Firearms

Review: Kel-Tec PF9

Kel-Tec PF9 pistol left profile

When looking for a good example of the most popular American carry gun, the slimline 9, the Kel-Tec PF9 is a good place to start. It is among the least expensive quality handguns and a proven performer. The Kel-Tec PF9 was among the first ultralight 9mm handguns.

Kel-Tec PF9 pistol right profile
The PF9 is a slim and light handgun.

The pistol features a polymer frame and double-action-only trigger. The trigger is tight but smooth, breaking at 6.5 pounds. This isn’t a striker fired handgun, but the PF9 uses a hammer.

The unloaded weight is a light 12.5 ounces. The pistol is 5.25 inches long, and width is .9 inch. The PF9 is small but has an advantage in its seven-round magazine versus the six-round magazine of some small 9mm handguns.

When you compare the pistol with the 8.5-ounce P3AT .380 from the same maker, which has an overall length of 5.2 inches as well, the PF9 offers considerable advantages at very little extra girth. The big difference is in power.

Sight picture on the Kel-Tec PF9 handgun
The Kel-Tec sights are easy and fast to pick up.

The 9mm Luger has benefited a great deal from ammunition and projectile development, and the PF9 might look better today than when first introduced. The pistol is conventional for a polymer-frame gun. The grip treatment offers good abrasion and adhesion.

The sights are adequate, and the slide is slim and easily holstered. The double-action trigger is smooth enough with a rapid reset. The ejection port is large enough for administrative handling.

Firing the DAO trigger is much different than addressing a single-action trigger. The movement to the rear and to the front after reset demands coordination. The pistol is fired, and the trigger is given time for reset.

magazine release on a pistol
This magazine release will not be tripped inadvertently.

The DAO Kel-Tec is smooth enough for good hits at moderate range. The sights are adequate, and the pistol is a true pocket handgun. There is no manual safety; the DAO trigger is the safety feature. The locked breech action is conventional. The takedown isn’t difficult.

The PF9 illustrated has been fired extensively with a variety of ammunition. These included the Federal American Eagle 124-grain FMJ, the Federal Synetch 115-grain as training loads, and the Hornady 124-grain XTP +P. The interesting Hornady 100-grain Lite has been proofed for reliability.

For a heavy bullet choice, the 147-grain Sig Sauer Elite V Crown has been tested. All loads fed, chambered, fired, and ejected without issue. Be certain the hands do not ride the slide with this pistol. It is easy to do with the short-slide 9mm and a common cause of malfunctions of pistols this size.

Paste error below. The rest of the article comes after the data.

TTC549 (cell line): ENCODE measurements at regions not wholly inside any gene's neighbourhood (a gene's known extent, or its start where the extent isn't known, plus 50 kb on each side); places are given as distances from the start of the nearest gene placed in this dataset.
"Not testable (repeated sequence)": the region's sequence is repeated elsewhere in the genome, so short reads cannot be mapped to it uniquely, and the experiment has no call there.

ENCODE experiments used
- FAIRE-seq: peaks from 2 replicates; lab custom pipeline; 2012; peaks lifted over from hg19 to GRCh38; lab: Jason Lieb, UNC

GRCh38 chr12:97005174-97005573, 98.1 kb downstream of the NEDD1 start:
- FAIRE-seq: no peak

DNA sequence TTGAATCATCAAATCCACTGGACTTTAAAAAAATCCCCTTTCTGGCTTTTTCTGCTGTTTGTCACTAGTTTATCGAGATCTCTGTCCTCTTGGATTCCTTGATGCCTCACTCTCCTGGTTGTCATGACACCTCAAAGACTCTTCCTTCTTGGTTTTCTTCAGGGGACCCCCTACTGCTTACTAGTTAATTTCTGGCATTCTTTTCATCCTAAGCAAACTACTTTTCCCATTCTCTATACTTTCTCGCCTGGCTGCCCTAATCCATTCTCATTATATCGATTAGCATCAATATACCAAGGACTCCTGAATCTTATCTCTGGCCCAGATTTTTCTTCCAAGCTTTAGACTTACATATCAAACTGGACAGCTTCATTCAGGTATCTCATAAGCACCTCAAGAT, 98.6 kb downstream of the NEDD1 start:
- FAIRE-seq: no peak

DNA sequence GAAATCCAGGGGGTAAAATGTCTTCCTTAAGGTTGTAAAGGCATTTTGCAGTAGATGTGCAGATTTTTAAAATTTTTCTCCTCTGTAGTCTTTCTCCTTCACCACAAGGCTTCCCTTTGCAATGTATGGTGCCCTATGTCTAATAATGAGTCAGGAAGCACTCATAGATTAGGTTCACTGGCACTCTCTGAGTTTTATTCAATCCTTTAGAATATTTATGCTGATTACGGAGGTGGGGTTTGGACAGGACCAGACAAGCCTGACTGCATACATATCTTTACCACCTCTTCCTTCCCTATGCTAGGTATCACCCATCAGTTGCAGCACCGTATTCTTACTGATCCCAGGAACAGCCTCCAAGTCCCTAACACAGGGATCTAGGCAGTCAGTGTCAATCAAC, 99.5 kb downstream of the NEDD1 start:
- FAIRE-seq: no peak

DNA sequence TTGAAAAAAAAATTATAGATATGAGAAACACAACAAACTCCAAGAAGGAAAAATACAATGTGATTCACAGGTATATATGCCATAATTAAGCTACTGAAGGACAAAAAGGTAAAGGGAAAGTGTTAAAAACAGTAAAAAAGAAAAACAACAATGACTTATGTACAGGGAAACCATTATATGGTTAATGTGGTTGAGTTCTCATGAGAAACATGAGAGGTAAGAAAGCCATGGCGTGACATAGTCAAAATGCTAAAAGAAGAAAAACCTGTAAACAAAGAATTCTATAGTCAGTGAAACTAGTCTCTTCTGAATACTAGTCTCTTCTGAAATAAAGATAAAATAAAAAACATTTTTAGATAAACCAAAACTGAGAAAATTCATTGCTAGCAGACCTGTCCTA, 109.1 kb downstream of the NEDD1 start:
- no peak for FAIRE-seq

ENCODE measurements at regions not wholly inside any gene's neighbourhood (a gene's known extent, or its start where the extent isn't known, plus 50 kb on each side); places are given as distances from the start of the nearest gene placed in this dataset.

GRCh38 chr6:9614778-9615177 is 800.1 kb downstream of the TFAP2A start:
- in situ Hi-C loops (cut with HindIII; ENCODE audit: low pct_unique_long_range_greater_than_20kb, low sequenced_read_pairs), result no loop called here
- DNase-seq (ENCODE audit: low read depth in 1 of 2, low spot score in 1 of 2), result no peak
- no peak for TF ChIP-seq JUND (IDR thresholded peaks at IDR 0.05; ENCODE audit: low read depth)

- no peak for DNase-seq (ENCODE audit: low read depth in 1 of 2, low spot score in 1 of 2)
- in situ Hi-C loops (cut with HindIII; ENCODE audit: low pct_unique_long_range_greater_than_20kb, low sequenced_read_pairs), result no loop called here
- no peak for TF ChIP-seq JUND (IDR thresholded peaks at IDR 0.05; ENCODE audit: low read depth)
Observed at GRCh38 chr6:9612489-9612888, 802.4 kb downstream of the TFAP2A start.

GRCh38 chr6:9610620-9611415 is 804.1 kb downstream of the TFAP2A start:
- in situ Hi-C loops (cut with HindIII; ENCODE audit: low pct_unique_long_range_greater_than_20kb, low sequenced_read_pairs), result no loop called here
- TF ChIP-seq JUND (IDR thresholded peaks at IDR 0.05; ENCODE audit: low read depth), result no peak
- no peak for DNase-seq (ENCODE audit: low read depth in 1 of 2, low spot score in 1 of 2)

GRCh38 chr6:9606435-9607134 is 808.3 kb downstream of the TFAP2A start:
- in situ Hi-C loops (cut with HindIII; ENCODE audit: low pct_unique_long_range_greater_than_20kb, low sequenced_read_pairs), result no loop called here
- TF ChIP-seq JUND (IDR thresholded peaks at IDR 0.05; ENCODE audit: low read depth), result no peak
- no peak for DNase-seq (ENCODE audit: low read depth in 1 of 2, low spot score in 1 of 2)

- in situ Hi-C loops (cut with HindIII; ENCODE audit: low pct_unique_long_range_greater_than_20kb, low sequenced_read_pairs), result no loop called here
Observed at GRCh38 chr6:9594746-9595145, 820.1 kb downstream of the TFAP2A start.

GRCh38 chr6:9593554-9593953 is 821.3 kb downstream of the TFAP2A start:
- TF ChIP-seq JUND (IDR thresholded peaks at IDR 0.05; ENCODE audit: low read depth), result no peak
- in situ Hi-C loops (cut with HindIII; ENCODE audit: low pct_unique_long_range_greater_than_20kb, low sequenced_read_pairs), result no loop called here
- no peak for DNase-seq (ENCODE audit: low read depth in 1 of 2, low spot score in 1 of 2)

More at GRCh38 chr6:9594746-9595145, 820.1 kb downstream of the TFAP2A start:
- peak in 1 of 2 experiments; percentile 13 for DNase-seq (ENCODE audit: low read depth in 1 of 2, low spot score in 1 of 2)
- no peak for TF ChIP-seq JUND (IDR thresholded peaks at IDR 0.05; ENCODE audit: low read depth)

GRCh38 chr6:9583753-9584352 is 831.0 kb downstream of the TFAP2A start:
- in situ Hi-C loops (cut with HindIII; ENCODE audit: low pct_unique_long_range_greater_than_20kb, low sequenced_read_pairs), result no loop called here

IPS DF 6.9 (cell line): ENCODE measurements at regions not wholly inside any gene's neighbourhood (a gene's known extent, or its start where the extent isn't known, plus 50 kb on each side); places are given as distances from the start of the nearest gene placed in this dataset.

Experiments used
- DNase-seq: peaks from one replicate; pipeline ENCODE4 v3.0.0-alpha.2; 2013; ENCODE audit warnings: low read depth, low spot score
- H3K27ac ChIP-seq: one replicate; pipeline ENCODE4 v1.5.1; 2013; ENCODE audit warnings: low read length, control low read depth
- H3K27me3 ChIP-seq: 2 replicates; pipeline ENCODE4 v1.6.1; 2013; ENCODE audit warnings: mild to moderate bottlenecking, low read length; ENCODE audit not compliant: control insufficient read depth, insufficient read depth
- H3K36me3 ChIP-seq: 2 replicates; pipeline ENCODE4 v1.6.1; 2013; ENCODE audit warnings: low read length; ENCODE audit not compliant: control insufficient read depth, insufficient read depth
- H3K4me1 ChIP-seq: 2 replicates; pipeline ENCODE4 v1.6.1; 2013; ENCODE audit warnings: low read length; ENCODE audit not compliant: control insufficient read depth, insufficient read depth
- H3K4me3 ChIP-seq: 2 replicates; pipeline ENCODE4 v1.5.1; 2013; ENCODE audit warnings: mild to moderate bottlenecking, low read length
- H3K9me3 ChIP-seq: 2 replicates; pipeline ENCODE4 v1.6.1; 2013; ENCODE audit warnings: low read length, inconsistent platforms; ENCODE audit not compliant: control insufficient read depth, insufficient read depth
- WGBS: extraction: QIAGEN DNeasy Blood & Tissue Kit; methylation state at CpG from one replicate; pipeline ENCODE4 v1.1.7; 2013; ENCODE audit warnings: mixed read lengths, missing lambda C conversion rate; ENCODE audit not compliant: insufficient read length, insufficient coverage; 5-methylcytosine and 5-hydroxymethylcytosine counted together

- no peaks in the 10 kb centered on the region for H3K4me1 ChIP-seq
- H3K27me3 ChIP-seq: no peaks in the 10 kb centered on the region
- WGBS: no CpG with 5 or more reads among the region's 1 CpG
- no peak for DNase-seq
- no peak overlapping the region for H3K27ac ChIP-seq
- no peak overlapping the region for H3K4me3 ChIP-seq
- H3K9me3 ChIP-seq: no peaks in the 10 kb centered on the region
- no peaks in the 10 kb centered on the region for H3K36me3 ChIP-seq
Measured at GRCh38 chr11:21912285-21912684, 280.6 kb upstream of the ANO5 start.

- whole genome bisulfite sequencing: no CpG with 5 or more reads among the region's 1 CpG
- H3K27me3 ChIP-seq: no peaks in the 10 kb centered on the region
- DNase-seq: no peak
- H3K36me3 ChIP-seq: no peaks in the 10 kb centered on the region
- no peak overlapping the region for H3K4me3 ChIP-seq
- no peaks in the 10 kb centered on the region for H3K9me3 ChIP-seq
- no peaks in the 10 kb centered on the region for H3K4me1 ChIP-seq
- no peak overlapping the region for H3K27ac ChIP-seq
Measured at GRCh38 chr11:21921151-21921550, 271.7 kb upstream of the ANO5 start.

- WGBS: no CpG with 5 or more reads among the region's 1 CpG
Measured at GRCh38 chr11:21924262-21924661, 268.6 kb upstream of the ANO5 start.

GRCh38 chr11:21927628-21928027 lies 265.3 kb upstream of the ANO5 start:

Kel-Tec PF9 pistol left profile
While small, the PF9 chambered the powerful 9mm cartridge.

As I fired quickly at the 7-yard range, the PF9 gave a good account of itself. The groups were adequate for personal defense, with none straying from the kill zone. Just the same, this handgun is more difficult to control than heavier pistols, which is to be expected. Inexperienced shooters might find it difficult to control. The of +P loads were not markedly more difficult to control in the PF9 with a strong grip on the handgun.

The magazine release is positive in operation. Speedloads were not difficult to accomplish with practice. After the combat firing exercises, it is good to take a few shots at long range, confirm the zero, and check for absolute accuracy.

The DAO trigger is long but smooth and demanded attention to detail. The Kel-Tec PF9 gave reasonable results, with the single best group running 3 inches for five shots from a solid benchrest firing position, with some 4 inches at 15 yards.

The pistol never malfunctioned and gave a credible showing. It is a true 9mm pocket pistol well suited to personal defense, concealed carry, and home defense. If you can carry a larger and more manageable pistol, you should. But the PF9 is a good choice for concealed carry.

Do you carry an ultralight 9mm for self-defense? Is it the Kel-Tec PF9? Share your answer in the comment section.

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Comments (15)

  1. I have owned and carried a PF9 for about 3 years and love it. It is a solid and reliable gun for concealed carry. It was recommended to me by a gun dealer who could have suggested many choices that were much more expensive. I appreciated his honesty and have sent him several customers since then.